Thursday, March 17, 2011
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Sold in New Jersey = Sold in Canada

Thursday, March 17, 2011
In its first decision of 2011 (see Celgene Corporation v. Attorney General of Canada, 2011 SCC 1), the Supreme Court of Canada (“SCC”) clarified the meaning of “sold in any market in Canada” in the relevant provisions of the Patent Act giving the Patented Medicine Prices Review Board (“PMPRB”) its jurisdiction to regulate the prices of patented medicines in Canada. The only issue addressed by the SCC was whether the concept of “sold in any market in Canada” should be interpreted strictly in accordance with commercial law principles, or whether its definition should be responsive to the surrounding legislative context and purpose.

The appellant, Celgene Corporation, is based in New Jersey and distributor of the pharmaceutical drug Thalomid® (thalidomide). Thalomid is not marketed in Canada under a Notice of Compliance, but has been selling Thalomid since 1995 under the Special Access Programme (“SAP”), a program administered by Health Canada allowing access to drugs not otherwise available in a particular market for the treatment of “serious or life-threatening conditions where conventional therapies have failed, are unsuitable, or are unavailable either as marketed products or through enrollment in clinical trials” (similar to FDA’s Expanded Access Program). When a Canadian doctor places an order for Thalomid under the SAP, the drug is packed in Celgene’s facilities in the U.S. and shipped Free on Board (“FOB”) to the doctor in Canada. An invoice is then prepared in New Jersey, mailed to Canada and the doctor is directed to make a payment in U.S. dollars and mailed back to New Jersey.

Celgene obtained a Canadian patent in relation to Thalomid on April 6, 2004 and the PMPRB subsequently asserted that it had jurisdiction to request pricing information from Celgene. Although it initially provided some pricing information, Celegene subsequently took the position that the PMPRB did not have jurisdiction over the sales of Thalomid as the medicine was, in accordance with ordinary commercial law principles, “sold” in New Jersey not in Canada as required by the relevant provisions of the Patent Act which, as noted above, require that the medicine be “sold in any market in Canada” (our emphasis).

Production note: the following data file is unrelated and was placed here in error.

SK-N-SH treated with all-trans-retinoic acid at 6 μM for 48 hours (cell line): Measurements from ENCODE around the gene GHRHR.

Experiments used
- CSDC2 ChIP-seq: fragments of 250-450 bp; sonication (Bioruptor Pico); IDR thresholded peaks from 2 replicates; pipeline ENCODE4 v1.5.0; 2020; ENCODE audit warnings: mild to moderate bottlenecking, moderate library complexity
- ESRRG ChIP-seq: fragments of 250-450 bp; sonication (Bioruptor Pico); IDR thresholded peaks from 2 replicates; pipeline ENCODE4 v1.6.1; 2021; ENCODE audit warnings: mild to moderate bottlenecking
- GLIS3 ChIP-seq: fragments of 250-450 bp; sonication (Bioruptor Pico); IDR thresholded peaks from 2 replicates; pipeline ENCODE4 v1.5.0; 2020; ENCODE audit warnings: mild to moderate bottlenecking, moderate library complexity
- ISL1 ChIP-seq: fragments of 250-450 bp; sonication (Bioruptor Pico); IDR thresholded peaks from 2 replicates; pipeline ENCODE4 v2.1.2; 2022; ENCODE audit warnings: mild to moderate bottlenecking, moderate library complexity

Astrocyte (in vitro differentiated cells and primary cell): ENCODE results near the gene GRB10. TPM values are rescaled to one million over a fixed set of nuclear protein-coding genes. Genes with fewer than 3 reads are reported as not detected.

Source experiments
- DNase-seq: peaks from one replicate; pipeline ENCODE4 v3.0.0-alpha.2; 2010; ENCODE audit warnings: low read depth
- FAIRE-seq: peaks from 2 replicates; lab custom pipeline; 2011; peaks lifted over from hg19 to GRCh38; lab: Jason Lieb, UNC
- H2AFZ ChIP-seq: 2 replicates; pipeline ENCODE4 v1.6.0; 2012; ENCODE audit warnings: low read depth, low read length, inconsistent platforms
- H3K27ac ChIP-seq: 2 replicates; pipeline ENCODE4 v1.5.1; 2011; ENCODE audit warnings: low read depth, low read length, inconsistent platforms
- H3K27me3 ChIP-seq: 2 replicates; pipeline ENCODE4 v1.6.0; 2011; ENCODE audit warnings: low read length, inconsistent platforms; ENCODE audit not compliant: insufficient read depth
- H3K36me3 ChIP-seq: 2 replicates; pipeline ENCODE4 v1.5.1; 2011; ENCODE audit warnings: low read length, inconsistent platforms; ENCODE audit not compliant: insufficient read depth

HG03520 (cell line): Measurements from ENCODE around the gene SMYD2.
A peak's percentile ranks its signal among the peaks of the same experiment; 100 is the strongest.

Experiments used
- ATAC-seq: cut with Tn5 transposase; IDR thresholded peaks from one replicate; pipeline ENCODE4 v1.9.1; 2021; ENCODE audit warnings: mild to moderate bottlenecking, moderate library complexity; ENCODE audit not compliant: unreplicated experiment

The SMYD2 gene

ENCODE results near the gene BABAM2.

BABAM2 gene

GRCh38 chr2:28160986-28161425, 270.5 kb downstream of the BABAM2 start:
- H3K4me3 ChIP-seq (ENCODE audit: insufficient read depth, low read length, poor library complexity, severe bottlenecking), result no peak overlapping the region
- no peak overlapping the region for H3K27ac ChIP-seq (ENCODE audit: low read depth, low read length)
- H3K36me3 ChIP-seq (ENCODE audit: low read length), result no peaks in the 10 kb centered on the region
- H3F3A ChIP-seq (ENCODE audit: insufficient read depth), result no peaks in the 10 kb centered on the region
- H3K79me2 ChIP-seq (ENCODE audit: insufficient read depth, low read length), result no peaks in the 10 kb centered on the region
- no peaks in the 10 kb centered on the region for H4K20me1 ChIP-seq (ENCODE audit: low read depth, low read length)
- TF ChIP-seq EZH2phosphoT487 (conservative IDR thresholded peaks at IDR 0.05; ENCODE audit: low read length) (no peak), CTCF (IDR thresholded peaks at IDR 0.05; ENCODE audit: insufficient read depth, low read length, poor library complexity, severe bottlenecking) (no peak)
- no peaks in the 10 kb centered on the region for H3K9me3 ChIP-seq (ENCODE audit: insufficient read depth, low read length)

While acknowledging that the expression “sold in any market in Canada” lends itself to different interpretations, the SCC agreed with the PMPRB’s position that the legislative context and the consumer protection purpose of the Patent Act in regard to pricing support a conclusion that it should have authority over Celgene’s sales of Thalomid to Canadians through the SAP. According to the SCC, the PMPRB did not misinterpret the words “sold” and “selling” in rejecting the technical commercial law definition. Instead the PMPRB was properly guided by the consumer protection goals of its mandate, which is to ensure that the monopoly that accompanies the granting of a patent is not abused to the financial detriment of Canadian patients and insurers.

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